Soybeans, corn bounce off recent lows
Soybeans were higher on short covering and technical buying. Contracts are oversold after the move to multi-month lows but want to see definite improvements in demand from China. While it remains of global concern, reports of coronavirus have slowed down in China and the broader market roared back to start March. Tariff waiver applications are expected to start this week, which could help U.S. beans regain some of the market share lost to Brazil’s less expensive supply. Brazil’s harvest is 40% complete according to AgRural with good anecdotal yields in most areas and Argentina did not announce new export taxes over the weekend as had been expected. Export inspections were bearish this week but remain ahead of last marketing year’s pace at roughly the halfway mark. Soybean meal and oil followed beans higher. The USDA says January’s soybean crush was 189 million bushels, up 4 million from December and 6 million from January 2019. The crush in 2019 was about 2.297 billion bushels, down 1% from 2018.
Corn was higher on short covering and technical buying. Corn bounced off the recent contract lows and watching conditions in South America. There have been some planting delays for Brazil’s second crop and some weather concerns for Argentina, but overall, conditions look good. Both nations have become big competitors for the export market share, along with Ukraine. The trade is also monitoring weather in the U.S. ahead of widespread planting. The USDA’s prospecting planting report is out March 31st, along with quarterly grain stocks. Weekly export inspections for corn were bearish, but it was a good week for sorghum and there’s been more chatter about increasing Chinese interest in U.S. sorghum. Ethanol futures were steady to modestly higher. The USDA says corn for ethanol use consumption in January was 469 million bushels, down 2% on the month, but up 6% on the year. The 2019 total was 5.331 billion bushels, a decline of 4%, with dry mill co-production production also lower.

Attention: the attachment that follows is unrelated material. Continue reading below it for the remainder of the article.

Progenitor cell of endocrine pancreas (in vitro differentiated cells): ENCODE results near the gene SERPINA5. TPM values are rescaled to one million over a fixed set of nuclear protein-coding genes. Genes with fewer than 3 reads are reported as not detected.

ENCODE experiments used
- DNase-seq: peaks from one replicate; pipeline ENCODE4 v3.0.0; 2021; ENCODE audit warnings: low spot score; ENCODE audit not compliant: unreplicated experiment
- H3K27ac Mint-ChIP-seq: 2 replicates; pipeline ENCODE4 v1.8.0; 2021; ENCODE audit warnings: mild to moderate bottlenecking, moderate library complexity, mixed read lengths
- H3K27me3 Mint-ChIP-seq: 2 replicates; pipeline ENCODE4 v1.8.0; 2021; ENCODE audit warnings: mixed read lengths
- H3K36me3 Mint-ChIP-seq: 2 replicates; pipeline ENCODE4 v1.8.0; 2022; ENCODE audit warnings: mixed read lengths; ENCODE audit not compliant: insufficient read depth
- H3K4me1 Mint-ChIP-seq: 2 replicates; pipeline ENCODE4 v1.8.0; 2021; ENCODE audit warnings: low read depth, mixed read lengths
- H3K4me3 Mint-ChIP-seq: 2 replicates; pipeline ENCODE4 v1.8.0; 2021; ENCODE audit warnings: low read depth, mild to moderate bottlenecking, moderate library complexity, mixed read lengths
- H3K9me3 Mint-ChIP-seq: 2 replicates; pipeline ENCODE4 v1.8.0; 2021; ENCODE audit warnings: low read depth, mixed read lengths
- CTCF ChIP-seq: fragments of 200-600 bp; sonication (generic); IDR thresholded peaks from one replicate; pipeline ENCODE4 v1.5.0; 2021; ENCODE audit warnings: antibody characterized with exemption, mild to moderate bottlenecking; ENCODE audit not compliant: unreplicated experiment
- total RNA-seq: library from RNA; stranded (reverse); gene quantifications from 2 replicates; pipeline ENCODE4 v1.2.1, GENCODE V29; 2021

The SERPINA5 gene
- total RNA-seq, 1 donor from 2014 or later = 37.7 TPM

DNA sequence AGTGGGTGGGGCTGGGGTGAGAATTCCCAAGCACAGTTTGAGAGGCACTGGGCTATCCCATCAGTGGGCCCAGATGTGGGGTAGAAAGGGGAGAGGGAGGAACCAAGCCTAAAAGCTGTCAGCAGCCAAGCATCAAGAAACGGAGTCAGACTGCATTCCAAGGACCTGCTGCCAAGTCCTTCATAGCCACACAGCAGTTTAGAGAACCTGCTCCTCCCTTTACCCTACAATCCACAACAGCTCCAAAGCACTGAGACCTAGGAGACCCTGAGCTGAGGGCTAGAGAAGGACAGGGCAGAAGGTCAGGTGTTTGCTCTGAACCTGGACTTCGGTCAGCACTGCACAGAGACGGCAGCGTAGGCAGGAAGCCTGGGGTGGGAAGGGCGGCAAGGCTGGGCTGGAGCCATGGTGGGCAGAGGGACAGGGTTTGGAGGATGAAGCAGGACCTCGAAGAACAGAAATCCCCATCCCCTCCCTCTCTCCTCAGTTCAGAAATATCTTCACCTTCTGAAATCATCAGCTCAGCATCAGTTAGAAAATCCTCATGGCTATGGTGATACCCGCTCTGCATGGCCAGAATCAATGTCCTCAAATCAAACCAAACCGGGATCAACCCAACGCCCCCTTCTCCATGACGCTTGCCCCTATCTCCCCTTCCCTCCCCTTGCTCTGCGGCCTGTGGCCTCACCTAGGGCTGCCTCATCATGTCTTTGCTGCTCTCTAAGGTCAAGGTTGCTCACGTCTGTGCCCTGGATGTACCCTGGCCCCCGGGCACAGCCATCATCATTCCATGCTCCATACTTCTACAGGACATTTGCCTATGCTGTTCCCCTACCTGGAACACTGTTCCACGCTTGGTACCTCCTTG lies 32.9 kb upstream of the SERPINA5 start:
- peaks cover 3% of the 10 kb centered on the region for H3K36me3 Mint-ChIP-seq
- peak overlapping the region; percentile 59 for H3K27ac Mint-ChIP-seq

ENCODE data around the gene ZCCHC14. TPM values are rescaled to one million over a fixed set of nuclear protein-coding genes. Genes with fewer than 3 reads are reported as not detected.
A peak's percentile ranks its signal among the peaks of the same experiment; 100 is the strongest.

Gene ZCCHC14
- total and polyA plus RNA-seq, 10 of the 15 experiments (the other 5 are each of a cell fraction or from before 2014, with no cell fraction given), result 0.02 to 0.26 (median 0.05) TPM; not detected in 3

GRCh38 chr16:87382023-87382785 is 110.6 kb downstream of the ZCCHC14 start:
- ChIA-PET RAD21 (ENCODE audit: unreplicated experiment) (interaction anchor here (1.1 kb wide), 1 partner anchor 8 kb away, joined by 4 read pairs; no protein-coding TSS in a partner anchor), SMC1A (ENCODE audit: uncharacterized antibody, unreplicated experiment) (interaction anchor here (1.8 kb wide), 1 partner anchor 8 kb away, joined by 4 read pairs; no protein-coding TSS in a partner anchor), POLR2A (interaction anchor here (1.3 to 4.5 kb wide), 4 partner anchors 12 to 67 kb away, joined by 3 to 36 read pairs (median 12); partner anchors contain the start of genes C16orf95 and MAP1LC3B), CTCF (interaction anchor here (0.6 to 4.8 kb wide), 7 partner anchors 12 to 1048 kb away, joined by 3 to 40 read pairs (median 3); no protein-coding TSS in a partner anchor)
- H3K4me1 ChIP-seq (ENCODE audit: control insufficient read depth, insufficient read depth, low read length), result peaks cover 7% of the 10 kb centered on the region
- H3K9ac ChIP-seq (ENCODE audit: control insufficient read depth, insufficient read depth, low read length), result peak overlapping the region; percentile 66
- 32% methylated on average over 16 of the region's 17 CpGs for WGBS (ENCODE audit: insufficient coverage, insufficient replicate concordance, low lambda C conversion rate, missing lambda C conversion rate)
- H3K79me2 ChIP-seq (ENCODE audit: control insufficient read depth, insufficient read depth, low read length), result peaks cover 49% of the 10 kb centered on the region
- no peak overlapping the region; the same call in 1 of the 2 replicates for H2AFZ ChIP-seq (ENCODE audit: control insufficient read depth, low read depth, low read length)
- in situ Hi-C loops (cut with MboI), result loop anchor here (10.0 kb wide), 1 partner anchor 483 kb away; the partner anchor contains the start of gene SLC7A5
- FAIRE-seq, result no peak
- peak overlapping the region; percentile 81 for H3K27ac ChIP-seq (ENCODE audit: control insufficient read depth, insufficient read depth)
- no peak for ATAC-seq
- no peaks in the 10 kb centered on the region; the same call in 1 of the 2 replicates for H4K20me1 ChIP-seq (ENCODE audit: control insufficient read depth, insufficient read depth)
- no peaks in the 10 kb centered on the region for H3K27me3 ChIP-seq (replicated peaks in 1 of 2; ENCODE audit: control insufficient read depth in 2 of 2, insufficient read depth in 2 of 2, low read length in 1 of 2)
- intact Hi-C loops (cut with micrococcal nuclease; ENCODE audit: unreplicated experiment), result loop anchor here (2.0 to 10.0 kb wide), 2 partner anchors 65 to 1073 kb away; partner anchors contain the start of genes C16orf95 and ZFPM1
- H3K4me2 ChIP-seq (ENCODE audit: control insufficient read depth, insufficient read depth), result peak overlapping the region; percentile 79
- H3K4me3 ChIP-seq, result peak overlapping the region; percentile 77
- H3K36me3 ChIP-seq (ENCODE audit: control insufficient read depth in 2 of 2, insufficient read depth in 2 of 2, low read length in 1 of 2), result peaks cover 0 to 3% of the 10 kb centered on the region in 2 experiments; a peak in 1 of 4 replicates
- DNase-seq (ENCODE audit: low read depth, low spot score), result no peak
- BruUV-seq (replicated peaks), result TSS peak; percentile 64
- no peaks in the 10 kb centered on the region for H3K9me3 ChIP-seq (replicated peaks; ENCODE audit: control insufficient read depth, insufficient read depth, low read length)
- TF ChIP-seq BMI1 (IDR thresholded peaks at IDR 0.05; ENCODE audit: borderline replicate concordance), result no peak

The wheat complex was mixed, with Chicago modestly lower, Kansas City modestly higher, and Minneapolis firm. Conditions mostly look good for hard red winter wheat and spring wheat planting delays are probable in some areas, while some soft red winter areas remain excessively wet. Soft red winter supplies are tight, but Chicago still drifted lower on light long liquidation. The International Grains Council projects a record world crop this year and global fundamental outlook continues to be bearish, with new supply and demand estimates out on the 10th. With just about a quarter left in the marketing year for wheat, export inspections were more than what’s needed to meet USDA expectations. Market data firm Refinitiv says France’s non-European Union soft wheat export sales in February were 1.46 million tons, the highest for that month in at least a decade. DTN says Morocco is tendering for 354,000 tons of durum and Thailand is in the market for 240,000 tons of milling wheat.